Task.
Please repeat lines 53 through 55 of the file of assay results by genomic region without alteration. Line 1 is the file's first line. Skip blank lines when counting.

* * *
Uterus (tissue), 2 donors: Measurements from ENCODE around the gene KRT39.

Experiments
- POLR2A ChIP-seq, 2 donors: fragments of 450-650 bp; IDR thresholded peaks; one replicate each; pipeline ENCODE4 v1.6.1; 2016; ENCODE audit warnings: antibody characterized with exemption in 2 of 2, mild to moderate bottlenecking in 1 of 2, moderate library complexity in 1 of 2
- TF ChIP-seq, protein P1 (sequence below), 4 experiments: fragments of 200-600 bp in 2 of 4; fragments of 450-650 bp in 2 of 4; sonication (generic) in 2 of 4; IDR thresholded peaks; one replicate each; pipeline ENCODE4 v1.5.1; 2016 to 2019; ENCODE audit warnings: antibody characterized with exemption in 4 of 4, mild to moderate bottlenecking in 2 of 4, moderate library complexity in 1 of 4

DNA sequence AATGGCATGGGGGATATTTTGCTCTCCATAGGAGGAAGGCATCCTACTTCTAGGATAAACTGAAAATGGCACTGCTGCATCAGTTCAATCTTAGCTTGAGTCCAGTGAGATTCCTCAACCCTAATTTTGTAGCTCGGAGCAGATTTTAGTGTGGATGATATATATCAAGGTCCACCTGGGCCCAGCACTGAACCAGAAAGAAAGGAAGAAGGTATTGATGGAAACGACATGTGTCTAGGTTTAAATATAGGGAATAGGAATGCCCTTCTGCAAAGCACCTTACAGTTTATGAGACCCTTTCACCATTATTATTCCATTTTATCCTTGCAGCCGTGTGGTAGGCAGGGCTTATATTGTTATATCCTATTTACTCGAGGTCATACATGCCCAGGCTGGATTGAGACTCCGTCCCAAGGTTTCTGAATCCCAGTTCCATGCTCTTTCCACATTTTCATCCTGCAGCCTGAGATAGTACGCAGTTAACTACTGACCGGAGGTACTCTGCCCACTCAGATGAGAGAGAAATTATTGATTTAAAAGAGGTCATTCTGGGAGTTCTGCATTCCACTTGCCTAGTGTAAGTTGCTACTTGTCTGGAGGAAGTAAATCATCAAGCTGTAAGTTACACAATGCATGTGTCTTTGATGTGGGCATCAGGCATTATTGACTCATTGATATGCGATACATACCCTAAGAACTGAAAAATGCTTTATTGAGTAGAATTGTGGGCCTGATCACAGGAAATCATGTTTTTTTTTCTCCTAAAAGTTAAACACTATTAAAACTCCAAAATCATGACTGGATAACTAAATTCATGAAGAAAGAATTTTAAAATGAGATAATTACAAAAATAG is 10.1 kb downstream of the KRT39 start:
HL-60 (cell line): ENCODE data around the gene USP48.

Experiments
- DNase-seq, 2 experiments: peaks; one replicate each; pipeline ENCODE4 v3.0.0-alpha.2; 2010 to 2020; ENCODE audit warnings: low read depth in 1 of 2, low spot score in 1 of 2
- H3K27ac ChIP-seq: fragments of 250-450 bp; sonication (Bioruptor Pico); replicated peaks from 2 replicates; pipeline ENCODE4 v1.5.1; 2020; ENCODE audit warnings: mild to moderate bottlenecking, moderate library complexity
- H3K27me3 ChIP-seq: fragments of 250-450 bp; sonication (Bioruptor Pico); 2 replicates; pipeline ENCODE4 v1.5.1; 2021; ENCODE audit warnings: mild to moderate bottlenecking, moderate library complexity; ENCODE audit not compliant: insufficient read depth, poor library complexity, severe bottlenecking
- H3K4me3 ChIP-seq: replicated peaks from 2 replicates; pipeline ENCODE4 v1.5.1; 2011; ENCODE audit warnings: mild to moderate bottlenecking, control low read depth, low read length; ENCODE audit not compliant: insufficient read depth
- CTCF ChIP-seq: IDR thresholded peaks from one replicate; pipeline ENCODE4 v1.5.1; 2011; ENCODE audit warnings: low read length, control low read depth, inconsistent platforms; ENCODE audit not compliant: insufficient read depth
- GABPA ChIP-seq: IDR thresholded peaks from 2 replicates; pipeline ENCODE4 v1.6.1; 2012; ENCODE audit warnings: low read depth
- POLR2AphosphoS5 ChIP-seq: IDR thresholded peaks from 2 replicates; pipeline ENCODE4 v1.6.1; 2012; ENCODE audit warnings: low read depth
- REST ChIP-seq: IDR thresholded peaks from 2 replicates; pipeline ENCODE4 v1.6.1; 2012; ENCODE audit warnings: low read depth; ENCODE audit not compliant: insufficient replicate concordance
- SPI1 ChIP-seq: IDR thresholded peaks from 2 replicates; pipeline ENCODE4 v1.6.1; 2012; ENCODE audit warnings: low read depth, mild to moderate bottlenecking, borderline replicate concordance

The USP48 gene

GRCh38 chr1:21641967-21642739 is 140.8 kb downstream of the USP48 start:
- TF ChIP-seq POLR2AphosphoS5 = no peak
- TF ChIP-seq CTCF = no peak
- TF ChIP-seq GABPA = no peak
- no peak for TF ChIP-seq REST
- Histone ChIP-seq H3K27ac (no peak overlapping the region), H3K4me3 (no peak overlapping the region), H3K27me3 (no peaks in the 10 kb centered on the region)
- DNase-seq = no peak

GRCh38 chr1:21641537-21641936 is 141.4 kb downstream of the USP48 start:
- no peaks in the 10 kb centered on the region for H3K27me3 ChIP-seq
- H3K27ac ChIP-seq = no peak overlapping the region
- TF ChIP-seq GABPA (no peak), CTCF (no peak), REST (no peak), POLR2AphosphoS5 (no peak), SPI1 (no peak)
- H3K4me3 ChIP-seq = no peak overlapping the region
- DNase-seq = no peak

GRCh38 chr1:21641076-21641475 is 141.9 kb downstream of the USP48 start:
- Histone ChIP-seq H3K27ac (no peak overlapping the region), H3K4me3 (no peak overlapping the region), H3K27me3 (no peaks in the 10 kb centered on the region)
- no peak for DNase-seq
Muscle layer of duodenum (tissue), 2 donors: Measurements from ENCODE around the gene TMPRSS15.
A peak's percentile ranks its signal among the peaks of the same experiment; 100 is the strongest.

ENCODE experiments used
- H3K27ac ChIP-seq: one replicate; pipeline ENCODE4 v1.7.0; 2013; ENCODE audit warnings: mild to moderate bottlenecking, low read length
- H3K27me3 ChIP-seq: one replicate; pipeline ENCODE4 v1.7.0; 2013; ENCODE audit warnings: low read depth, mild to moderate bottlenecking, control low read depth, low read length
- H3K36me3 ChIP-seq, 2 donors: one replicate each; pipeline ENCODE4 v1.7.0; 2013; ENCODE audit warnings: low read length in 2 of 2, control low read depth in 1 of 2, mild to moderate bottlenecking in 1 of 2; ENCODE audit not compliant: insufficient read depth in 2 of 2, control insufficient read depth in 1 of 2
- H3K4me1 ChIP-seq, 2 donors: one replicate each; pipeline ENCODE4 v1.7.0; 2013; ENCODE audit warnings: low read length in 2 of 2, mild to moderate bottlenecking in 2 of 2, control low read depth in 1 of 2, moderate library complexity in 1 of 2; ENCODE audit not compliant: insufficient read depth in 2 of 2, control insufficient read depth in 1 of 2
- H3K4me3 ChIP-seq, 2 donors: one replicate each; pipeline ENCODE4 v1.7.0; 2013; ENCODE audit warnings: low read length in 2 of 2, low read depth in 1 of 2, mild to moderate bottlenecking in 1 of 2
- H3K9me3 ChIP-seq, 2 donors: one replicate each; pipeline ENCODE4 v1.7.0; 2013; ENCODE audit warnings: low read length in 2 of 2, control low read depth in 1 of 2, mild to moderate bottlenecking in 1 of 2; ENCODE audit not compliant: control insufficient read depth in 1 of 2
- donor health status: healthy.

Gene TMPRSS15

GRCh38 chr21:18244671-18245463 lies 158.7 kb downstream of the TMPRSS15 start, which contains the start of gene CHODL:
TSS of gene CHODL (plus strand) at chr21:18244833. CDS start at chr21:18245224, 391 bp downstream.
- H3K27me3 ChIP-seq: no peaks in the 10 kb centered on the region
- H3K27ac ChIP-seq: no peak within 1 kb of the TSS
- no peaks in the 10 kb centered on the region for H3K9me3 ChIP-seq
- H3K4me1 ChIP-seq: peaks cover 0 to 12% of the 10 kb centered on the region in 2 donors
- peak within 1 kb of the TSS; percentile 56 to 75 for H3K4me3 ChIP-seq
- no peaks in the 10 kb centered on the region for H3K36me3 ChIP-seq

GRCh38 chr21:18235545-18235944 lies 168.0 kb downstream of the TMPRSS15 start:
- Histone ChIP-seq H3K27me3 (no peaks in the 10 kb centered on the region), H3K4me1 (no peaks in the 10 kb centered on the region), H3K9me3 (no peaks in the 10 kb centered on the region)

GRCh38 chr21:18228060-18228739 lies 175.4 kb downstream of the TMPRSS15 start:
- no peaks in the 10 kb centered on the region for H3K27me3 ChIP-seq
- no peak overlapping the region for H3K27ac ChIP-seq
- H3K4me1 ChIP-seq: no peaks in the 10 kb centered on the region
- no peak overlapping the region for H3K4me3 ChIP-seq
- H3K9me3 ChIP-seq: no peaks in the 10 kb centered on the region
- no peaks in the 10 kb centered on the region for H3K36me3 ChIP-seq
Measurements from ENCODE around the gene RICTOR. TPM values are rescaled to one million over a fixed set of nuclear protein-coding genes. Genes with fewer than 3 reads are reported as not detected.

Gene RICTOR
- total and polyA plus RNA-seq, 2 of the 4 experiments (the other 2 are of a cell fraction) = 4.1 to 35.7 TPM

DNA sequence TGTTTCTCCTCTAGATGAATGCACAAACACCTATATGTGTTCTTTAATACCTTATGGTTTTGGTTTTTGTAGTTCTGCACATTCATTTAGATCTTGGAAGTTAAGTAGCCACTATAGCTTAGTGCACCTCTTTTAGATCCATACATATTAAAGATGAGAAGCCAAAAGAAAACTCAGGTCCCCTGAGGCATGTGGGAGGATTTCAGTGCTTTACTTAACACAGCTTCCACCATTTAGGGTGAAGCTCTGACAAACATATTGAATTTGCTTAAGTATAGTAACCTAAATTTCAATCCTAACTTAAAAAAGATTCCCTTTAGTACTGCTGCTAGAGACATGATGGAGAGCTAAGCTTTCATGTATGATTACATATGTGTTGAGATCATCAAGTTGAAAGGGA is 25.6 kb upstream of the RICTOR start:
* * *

GRCh38 chr21:18235545-18235944 lies 168.0 kb downstream of the TMPRSS15 start:
- Histone ChIP-seq H3K27me3 (no peaks in the 10 kb centered on the region), H3K4me1 (no peaks in the 10 kb centered on the region), H3K9me3 (no peaks in the 10 kb centered on the region)

GRCh38 chr21:18228060-18228739 lies 175.4 kb downstream of the TMPRSS15 start: